Great news – Xanterra broke ground this month on their massive $30 million renovation project at Maswik Lodge in the Grand Canyon. They will totally demolish and replace the five buildings that comprise Maswik South, and repair and replace the infrastructure around them. Continue reading
Just in time for the 100th birthday of Grand Canyon National Park, I’ve released my newest accessible travel title — Barrier-Free Travel; The Grand Canyon for Wheelers and Slow Walkers (www.barrierfreegrandcanyon.com). Not only does this helpful resource include Grand Canyon access information for wheelchair-users and slow walkers, but it also features a comprehensive access guide to Arizona’s Interstate 40 and Route 66.
Researching national park access can be tedious, especially where lodging is concerned. National park lodges are operated by concessionaires, who operate under strict guidelines, and are responsible for the repair, improvement and daily operation of the facilities. Continue reading
If you’d like to save a few bucks on a Grand Canyon visit, then take advantage of this great sale at Maswick Lodge, Thunderbird Lodge and Kachina Lodge. Starting on July 25, 2017 you can save 30% at these lodges for visits from November to January with Xanterra’s “Christmas in July” offer.
When I was researching my Barrier-Free Grand Canyon book, I remember the front desk supervisor at El Tovar telling me that winter was the best time to visit the park, as not only are their fewer people there at that time, but you can also snag some pretty good deals if you shop around. And you know what — she’s right! With that in mind, here are a few money saving deals in one of my favorite national parks. Continue reading
In celebration of the 100th birthday of the National Park Service, I’d like to share some of my favorite wheelchair-accessible upgrades to our national treasures. Continue reading
A few years back when I was researching my Grand Canyon book, I was fortunate enough to spend some time with the front desk supervisor at the El Tovar Hotel. Not only did she accompany me on all my room inspections, but she also shared loads of insider information about the different types of accessible rooms in the park. Continue reading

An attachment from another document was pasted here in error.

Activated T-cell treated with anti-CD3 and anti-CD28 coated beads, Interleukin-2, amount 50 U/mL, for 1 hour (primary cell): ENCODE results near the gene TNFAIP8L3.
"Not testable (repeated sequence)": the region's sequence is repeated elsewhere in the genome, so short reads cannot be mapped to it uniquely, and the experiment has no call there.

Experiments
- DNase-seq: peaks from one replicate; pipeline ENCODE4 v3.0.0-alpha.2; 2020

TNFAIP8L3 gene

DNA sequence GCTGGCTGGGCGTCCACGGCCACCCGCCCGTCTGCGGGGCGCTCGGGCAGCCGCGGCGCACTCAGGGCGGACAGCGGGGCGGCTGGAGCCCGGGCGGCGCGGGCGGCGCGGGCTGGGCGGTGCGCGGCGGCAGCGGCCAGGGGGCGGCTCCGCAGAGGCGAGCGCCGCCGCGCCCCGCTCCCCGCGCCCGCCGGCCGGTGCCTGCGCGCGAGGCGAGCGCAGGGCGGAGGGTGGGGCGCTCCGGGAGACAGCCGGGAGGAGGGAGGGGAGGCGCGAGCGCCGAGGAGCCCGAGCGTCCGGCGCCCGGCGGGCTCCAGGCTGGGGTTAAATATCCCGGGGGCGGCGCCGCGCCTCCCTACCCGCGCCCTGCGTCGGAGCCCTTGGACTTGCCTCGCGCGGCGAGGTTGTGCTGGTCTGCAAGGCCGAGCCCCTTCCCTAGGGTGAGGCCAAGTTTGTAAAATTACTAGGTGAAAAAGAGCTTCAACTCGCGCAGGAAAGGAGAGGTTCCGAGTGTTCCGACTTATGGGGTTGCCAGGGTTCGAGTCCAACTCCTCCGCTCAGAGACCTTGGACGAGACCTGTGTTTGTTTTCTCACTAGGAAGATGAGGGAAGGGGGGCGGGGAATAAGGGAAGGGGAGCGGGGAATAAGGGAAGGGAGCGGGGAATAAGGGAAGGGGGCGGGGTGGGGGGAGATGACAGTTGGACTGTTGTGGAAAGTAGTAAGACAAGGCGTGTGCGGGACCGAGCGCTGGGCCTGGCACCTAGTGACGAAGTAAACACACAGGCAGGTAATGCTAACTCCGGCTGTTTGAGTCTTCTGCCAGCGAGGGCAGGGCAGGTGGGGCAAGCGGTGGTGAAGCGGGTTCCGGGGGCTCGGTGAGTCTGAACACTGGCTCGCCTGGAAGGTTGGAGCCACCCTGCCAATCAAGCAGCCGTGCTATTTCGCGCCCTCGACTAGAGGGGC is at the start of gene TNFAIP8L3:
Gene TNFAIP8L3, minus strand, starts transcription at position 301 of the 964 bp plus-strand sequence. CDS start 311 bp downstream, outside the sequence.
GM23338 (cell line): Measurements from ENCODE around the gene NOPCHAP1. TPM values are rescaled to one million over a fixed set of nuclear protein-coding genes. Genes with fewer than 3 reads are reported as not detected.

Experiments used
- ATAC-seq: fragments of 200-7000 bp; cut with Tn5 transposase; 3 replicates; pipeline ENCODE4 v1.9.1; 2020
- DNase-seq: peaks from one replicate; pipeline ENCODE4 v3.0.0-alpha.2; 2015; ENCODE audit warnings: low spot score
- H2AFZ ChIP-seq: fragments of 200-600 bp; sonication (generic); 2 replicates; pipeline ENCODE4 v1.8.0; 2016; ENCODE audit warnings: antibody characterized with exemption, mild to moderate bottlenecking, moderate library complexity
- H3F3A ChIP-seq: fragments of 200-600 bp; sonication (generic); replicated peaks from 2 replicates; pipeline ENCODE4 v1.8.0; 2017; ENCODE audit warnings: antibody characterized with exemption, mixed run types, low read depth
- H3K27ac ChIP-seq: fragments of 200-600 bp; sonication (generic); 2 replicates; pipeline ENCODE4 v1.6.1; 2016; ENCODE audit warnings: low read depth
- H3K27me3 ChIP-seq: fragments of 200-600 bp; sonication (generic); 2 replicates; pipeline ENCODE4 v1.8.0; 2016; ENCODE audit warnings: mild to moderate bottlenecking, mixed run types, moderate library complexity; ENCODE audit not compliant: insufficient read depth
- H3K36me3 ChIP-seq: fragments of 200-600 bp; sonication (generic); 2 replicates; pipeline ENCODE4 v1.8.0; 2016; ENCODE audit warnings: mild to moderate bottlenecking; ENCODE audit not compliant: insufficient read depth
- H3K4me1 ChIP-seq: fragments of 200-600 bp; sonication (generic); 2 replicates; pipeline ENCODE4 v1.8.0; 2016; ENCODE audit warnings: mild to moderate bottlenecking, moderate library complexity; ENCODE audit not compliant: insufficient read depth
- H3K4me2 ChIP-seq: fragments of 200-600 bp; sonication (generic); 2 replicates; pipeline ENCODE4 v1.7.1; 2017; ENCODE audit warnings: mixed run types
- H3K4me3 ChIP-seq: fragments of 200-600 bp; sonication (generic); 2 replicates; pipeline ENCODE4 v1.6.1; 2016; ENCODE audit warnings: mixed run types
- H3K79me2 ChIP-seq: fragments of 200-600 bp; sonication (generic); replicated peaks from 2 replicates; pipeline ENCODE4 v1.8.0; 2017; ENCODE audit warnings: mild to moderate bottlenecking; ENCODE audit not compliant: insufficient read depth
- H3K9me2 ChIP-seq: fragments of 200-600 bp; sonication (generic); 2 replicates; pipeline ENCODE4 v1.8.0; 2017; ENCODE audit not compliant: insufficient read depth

OK, I admit it, I’m a national park junkie. I love visiting them and writing about them; in fact, I’m currently working on my third national park title. One of the great things about our national parks is that even though many of them are rugged, they still offer accessible options for wheelchair-users and slow walkers. And so with the 99th anniversary of the National Park Service (NPS) coming up on August 25, I thought I’d share some of my favorite accessible sites in America’s national parks Continue reading
Gearing up for the summer travel season, and trying to decide where to go? Well, how about the Grand Canyon? Think it’s not accessible? Then think again. My newest book, Barrier-Free Travel: The Grand Canyon for Wheelers and Slow Walkers, highlights accessible trails, sites, and lodging options on the north and south rims, includes access details about the Grand Canyon Railway, and provides hard-to-find access information about Grand Canyon West.
Highlights of the book include:
· Details on Accessible Bus and Helicopter Tours
· Access at the Grand Canyon Skywalk
· Shuttle Bus Routes and Access Details
· Special Access Passes and Permits
· Photos of Accessible Rooms
· Accessible Lodging at the Williams Railway Depot
· Windshield Views Throughout the Park
And although the iconic mule ride to the bottom of the canyon isn’t accessible, I’ve also included a little known driving route that’s located on Hualapai land.
Even better, this book is the first in a series of accessible travel guides to popular US destinations. And although it’s a great resource for wheelchair-users and slow walkers, moms who have stroller-aged kids will also appreciate the access information in this guide, as well as the future books in this series.
So surf on by the www.BarrierFreeGrandCanyon.com for more information about my newest book.
At this point in my career, I’ve seen thousands of accessible hotel rooms. Some are good, and some are not so good; but my job is to describe their access so that my readers can make appropriate choices based on their abilities. Continue reading